In fact, Nato as a collective defence organisation in terms of its legitimacy in the context of the UN system derives this from Article 51 (Chapter VII) and Articles 52 and 53 (Chapter VIII) of the UN Charter. It is a collective defence organisation, and regional collective defence organisations need to operate in the specific region of their membership. It cannot attribute to itself a collective security role which lies only with the UNSC. There is no legitimacy for any collective security organisation other than the UN.
Article 51 of the UN Charter provides a very clear and limited framework for collective defence organisations. Article 52 of the charter relates to regional arrangements in connection with maintenance of peace and security and talks in terms of these organisations coming into being “as are appropriate for regional action.” Also, under Article 53, there can be no action without authorisation of the Security Council except against an enemy state as defined in Article 53:2.
Even within the context of regional organisations, actions have to have a UN mandate and this is where the case of Afghanistan is unclear. Post-9/11, the UN Security Council, through Resolution 1386 (December 2001), sanctioned the International Security Assistance Force (Isaf) for Afghanistan. As stipulated in the Bonn Agreement of December 2001, the progressive expansion of the Isaf to other urban centres and other areas beyond Kabul was duly approved through follow-on UNSC resolutions.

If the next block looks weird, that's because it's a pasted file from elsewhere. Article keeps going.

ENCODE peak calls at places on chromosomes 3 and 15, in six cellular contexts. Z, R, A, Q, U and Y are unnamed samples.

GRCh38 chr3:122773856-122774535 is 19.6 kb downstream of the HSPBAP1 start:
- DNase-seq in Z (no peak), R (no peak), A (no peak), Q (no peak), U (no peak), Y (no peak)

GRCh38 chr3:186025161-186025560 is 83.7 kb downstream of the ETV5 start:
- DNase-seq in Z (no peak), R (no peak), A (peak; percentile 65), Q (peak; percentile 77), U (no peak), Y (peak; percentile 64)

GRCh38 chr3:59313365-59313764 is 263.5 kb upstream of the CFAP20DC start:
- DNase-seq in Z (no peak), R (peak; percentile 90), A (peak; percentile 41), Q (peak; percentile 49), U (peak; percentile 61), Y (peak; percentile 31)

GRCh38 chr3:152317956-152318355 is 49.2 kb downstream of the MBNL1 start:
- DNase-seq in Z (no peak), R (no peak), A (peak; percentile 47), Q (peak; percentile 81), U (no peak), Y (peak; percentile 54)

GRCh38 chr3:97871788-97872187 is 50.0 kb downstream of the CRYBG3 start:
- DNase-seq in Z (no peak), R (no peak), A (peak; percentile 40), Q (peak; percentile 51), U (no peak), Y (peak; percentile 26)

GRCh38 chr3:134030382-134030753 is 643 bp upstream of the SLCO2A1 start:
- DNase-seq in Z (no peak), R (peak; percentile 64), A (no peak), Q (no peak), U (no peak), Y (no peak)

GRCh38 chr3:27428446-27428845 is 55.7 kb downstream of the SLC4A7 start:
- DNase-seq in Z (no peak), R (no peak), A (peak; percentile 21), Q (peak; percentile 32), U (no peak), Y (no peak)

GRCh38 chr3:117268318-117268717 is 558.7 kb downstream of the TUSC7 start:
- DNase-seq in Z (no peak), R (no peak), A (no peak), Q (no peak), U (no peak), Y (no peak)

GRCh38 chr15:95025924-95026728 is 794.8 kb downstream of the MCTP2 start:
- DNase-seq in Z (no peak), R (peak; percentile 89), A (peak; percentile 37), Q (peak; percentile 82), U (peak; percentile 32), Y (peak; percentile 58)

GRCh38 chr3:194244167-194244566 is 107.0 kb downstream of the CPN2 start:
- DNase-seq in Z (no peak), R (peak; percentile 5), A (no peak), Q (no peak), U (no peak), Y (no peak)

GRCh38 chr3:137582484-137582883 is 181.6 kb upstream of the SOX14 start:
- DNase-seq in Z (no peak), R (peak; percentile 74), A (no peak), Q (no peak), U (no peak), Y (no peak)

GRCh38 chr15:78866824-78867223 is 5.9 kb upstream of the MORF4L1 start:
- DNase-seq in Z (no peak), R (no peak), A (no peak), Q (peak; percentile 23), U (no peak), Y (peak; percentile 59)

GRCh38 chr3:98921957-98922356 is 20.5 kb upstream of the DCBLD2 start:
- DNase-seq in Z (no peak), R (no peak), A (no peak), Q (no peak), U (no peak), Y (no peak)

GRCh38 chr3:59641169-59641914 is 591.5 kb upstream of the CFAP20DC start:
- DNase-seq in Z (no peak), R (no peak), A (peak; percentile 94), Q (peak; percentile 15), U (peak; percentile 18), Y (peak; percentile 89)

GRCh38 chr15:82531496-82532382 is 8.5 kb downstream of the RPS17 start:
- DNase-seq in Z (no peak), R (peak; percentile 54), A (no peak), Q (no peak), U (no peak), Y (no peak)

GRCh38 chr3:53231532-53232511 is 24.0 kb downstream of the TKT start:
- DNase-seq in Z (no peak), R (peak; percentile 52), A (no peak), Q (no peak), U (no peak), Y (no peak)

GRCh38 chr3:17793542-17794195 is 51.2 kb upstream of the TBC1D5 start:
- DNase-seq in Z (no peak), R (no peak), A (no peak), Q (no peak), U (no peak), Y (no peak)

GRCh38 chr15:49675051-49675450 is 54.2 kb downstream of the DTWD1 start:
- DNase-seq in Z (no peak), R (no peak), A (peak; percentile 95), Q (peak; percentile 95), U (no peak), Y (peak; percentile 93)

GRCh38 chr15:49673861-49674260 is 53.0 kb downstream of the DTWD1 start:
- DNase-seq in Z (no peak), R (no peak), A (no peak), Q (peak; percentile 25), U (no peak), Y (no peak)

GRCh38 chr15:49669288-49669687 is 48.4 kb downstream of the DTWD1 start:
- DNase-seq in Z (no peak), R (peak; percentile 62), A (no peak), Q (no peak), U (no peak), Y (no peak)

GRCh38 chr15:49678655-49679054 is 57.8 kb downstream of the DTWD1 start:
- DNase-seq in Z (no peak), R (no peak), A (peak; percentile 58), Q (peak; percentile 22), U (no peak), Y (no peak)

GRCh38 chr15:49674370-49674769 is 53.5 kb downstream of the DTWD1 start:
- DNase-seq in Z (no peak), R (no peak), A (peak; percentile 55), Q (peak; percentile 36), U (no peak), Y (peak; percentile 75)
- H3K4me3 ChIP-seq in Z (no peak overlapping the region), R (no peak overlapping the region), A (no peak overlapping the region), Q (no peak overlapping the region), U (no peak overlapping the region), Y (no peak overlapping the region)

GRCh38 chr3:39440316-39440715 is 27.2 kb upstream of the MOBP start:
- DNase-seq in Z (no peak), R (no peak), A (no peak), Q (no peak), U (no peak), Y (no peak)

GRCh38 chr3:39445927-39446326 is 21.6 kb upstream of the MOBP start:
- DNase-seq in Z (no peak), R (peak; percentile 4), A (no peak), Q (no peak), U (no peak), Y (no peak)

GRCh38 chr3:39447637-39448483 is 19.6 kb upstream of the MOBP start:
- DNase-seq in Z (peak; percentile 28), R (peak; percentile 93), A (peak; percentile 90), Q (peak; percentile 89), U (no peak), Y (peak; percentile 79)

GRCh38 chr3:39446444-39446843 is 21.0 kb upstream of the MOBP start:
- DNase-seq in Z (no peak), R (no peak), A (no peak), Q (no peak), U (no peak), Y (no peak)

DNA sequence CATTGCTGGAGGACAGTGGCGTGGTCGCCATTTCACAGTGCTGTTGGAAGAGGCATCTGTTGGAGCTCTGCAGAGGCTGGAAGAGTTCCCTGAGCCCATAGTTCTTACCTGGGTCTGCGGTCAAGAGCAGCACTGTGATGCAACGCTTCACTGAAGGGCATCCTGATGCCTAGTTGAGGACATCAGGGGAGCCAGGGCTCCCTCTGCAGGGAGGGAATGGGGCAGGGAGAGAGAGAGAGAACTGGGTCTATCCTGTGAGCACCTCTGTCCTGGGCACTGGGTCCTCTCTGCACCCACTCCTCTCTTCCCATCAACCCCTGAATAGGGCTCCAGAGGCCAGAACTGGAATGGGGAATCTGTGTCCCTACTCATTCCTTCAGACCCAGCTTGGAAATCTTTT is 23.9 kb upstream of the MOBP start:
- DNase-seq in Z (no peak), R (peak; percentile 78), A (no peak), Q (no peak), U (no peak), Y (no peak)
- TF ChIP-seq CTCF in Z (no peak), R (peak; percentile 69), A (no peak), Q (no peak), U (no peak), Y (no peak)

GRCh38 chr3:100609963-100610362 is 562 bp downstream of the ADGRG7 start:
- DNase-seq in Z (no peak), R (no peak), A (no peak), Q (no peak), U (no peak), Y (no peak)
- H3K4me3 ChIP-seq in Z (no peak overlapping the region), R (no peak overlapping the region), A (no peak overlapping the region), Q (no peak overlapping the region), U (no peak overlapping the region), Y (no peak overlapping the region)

So where did Nato get into Isaf? Did the UNSC initiate Nato’s involvement or did Nato present a fait accompli to the UN secretary general. Clearly, it was not any UNSC resolution that sought Nato involvement. Instead, what is available on record is that Nato informed the UN secretary general, through a letter dated October 2, 2003 from its secretary general that on August 11, 2003 Nato had assumed “strategic command, control and coordination of the International Security Assistance Force – UN Document S/2003/970 Annex I”.
This was followed by another letter from the Nato secretary general to the UN SG informing the latter of the North Atlantic Council’s agreement on a “longer-term strategy for Nato in its International Assistance Force (Isaf) role in Afghanistan. Both these letters were sent to the president of the UNSC by the then UN Secretary General Kofi Annan on October 7, 2003 with the request that they be brought to the attention of the UNSC. So effectively Nato presented the UNSC with a fait accompli.
It was in the face of these developments that the UNSC passed Resolution 1510 on October 13, 2003 in which it acknowledged the October 6 Nato SG’s letter as well as communication from the Afghan minister for foreign affairs and authorised the expansion of the Isaf mandate. But nowhere is there any reference to Nato’s role in Afghanistan. So Pakistan and its citizens are not violating any UNSC resolution by blocking Nato supplies.
Saleem should maintain at least a modicum of rationality even when venting his personal anger against the PTI. As for the falling value of the rupee, this is a result of the continuing corruption and lack of tax collection by successive governments – not a result of the imagined isolation of Pakistan. How conveniently Saleem suffers amnesia on this!